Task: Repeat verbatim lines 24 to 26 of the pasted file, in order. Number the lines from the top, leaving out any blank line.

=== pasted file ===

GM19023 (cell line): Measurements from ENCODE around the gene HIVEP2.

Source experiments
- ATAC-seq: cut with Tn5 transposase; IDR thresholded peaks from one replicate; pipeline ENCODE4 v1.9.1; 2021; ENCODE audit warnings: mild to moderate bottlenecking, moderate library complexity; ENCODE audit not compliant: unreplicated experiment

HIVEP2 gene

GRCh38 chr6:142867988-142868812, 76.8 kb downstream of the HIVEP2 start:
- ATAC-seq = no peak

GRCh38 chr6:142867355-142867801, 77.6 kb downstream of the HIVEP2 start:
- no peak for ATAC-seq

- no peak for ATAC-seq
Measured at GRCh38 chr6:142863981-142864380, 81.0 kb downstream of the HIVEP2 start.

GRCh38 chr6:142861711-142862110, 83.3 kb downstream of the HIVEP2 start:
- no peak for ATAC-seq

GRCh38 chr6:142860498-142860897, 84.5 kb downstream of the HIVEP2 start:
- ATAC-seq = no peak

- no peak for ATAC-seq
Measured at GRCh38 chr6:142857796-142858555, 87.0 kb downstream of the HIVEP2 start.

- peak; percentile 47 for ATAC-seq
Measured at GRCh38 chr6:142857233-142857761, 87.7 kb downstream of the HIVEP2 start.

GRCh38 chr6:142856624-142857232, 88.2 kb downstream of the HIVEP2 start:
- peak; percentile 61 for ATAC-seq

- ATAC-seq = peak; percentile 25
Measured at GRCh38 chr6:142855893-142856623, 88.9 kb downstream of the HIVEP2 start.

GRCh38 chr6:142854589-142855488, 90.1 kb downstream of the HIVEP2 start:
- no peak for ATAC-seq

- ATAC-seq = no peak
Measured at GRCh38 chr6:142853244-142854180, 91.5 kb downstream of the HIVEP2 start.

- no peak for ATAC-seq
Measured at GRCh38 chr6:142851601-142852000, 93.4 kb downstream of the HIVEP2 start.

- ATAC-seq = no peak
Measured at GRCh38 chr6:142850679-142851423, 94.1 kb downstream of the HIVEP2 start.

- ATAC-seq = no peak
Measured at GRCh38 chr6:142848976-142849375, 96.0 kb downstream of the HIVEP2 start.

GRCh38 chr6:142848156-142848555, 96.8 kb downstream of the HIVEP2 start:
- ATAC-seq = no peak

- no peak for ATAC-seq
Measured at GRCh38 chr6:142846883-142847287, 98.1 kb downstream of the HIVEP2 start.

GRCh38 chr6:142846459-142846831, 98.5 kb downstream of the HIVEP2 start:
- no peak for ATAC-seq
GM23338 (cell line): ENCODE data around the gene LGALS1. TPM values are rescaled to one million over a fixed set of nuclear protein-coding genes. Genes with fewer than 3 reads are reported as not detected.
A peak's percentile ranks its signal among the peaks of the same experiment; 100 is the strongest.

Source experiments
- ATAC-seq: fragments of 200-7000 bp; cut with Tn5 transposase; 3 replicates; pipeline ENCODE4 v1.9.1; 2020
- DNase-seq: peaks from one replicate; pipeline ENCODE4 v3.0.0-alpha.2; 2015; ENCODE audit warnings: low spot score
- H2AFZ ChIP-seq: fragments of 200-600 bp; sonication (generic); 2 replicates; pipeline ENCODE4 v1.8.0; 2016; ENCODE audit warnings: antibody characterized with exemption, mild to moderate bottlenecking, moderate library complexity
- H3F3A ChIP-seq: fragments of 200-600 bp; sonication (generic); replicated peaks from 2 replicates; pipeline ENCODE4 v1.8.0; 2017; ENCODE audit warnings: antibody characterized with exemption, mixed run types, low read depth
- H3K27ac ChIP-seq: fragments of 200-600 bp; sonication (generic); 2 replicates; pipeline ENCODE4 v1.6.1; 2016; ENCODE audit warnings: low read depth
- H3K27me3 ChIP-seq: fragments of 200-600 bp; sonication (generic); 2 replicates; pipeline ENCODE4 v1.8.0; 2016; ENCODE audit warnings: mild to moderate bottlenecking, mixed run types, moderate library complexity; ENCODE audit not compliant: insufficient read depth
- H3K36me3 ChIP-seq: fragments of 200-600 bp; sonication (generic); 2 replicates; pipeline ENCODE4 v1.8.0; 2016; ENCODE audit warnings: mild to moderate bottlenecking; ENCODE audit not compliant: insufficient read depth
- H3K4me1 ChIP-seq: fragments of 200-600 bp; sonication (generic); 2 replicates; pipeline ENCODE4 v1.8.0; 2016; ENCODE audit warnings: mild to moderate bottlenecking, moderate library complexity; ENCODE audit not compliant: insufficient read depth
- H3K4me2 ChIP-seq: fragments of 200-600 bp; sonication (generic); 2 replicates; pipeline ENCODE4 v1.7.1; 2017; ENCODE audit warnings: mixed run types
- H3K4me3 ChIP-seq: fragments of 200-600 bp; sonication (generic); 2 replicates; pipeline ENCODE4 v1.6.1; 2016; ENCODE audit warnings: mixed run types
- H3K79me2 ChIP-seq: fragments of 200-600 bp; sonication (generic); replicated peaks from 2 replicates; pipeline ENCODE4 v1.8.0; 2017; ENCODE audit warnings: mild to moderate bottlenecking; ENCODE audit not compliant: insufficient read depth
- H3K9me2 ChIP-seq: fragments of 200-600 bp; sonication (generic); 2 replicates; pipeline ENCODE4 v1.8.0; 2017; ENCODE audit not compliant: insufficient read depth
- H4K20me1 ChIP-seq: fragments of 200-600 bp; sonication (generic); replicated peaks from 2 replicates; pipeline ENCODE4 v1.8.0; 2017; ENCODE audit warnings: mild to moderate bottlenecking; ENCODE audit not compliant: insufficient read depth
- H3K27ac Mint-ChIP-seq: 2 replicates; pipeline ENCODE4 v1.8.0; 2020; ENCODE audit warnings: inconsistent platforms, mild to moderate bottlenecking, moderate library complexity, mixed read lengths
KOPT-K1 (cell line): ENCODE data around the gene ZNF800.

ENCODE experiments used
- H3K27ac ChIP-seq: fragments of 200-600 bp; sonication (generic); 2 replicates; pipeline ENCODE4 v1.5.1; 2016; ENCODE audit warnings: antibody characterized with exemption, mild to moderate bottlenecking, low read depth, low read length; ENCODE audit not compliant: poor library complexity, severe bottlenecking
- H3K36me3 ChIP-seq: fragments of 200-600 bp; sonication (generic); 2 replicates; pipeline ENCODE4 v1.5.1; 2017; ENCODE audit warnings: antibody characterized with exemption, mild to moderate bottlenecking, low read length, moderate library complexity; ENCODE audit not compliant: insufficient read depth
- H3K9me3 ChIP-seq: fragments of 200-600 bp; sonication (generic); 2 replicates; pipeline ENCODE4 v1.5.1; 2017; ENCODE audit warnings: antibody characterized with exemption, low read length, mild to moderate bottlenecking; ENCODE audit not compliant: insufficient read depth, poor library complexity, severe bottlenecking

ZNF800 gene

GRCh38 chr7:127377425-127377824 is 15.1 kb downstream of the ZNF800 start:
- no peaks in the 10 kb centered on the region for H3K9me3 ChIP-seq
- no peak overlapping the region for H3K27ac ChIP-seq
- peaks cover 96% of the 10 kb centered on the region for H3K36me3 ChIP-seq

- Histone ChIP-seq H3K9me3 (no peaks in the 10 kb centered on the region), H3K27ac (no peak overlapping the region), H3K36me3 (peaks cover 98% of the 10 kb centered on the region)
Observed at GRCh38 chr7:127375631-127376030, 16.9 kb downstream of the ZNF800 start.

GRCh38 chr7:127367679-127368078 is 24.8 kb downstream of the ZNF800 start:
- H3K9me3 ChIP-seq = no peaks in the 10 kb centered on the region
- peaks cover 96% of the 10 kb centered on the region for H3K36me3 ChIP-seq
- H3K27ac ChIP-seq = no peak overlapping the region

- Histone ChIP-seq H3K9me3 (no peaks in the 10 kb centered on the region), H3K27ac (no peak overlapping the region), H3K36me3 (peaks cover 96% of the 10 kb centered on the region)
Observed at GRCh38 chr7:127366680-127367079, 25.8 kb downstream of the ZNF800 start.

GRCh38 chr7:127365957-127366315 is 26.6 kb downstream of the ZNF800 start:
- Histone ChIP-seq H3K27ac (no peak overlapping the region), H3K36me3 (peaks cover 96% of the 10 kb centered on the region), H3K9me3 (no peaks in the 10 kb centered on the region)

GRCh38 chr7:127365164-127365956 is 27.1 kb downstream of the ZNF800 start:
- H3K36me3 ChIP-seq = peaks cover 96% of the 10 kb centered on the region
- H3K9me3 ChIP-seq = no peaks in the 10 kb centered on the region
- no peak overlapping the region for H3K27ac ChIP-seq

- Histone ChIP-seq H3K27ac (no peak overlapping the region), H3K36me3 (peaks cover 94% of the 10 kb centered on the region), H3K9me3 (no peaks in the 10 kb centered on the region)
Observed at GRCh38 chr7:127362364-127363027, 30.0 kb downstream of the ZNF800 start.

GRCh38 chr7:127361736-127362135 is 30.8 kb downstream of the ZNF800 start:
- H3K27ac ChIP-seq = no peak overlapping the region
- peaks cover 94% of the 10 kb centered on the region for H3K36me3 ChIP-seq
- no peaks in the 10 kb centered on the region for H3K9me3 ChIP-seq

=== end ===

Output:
- no peak for ATAC-seq

- ATAC-seq = no peak
Measured at GRCh38 chr6:142853244-142854180, 91.5 kb downstream of the HIVEP2 start.